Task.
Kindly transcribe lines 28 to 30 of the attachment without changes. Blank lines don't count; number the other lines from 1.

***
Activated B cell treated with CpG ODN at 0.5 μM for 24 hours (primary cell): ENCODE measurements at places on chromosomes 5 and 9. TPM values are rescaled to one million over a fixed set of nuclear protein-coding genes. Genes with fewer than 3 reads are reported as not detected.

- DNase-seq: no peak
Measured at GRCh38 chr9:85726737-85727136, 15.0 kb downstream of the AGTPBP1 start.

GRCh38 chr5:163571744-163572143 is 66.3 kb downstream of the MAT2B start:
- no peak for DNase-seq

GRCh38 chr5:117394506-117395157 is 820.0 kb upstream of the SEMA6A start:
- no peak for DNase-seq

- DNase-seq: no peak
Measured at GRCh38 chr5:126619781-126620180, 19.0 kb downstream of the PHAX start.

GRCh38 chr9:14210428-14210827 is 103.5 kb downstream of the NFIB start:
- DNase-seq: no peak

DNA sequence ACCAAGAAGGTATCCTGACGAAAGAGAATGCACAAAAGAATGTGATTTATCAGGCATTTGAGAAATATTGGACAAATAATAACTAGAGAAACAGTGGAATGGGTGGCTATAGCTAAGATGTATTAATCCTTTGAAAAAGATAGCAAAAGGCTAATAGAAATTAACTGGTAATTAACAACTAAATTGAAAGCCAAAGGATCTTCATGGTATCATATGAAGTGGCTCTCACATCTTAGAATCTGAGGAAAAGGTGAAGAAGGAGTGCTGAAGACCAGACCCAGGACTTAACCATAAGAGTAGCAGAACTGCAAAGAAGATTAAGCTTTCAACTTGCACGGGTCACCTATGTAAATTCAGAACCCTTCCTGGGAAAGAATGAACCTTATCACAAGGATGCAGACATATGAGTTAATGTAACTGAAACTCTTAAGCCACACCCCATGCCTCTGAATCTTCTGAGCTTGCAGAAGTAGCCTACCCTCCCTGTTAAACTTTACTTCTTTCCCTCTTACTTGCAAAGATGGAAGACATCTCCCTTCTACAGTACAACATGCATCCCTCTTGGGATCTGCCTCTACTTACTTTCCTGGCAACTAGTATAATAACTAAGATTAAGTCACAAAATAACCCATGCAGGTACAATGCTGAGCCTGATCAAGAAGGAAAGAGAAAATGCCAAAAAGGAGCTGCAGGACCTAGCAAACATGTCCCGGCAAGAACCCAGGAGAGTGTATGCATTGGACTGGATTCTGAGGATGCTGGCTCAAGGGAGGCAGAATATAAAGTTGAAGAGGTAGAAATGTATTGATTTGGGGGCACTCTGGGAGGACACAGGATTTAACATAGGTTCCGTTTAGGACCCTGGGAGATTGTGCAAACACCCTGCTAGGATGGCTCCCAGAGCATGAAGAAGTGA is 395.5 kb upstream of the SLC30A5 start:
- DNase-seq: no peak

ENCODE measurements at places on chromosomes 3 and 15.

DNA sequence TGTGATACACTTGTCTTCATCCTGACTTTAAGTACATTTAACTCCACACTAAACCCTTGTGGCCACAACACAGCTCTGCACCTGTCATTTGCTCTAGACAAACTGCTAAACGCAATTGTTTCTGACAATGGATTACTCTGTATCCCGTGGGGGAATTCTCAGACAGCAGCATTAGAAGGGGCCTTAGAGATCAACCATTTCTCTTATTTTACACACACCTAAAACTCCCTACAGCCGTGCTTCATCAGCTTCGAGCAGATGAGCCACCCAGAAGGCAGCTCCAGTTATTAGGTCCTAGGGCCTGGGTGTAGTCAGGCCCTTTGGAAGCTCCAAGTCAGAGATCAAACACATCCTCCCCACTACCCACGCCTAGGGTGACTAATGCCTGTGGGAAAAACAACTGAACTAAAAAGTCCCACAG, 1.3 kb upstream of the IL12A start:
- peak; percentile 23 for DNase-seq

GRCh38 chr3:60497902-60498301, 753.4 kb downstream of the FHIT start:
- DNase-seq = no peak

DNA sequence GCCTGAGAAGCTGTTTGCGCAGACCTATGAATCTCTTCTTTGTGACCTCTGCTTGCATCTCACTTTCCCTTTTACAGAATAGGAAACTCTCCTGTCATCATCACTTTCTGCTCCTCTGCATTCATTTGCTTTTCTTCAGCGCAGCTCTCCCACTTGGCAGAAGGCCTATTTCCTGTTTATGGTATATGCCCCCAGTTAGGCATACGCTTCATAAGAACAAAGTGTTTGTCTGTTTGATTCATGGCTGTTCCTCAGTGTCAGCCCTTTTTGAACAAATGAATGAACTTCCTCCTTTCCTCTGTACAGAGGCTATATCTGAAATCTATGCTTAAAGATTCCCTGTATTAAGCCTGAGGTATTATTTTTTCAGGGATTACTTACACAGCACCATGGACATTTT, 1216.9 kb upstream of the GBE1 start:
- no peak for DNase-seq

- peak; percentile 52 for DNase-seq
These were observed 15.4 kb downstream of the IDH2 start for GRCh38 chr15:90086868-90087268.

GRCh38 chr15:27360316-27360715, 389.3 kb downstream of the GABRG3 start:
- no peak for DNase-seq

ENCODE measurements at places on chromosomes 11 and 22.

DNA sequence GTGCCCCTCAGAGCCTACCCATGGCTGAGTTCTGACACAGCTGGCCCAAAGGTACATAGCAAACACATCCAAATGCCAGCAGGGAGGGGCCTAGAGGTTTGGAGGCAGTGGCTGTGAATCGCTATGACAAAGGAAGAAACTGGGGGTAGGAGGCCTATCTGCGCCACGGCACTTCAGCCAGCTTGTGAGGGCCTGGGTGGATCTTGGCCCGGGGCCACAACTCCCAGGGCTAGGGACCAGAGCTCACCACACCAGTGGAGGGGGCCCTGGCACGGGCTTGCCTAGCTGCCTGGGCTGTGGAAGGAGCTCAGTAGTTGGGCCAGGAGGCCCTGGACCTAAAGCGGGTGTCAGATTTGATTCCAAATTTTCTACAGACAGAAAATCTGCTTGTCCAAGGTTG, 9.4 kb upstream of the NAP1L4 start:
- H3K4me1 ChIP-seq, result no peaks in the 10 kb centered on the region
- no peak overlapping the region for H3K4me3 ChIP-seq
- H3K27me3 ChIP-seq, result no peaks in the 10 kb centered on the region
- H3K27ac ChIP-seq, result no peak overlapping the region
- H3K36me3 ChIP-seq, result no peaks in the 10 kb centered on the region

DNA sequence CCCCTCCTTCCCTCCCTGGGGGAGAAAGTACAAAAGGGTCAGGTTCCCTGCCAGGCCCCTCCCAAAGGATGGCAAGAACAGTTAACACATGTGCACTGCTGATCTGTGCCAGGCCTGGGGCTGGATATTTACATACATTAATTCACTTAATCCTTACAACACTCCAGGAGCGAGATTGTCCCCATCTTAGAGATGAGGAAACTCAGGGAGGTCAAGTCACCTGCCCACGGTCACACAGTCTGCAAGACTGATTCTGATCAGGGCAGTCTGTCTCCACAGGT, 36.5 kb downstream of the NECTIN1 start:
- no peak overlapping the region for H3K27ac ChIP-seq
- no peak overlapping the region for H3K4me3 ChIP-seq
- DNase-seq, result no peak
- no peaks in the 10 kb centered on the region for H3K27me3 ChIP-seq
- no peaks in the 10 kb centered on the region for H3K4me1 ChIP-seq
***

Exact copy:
- no peak overlapping the region for H3K4me3 ChIP-seq
- H3K27me3 ChIP-seq, result no peaks in the 10 kb centered on the region
- H3K27ac ChIP-seq, result no peak overlapping the region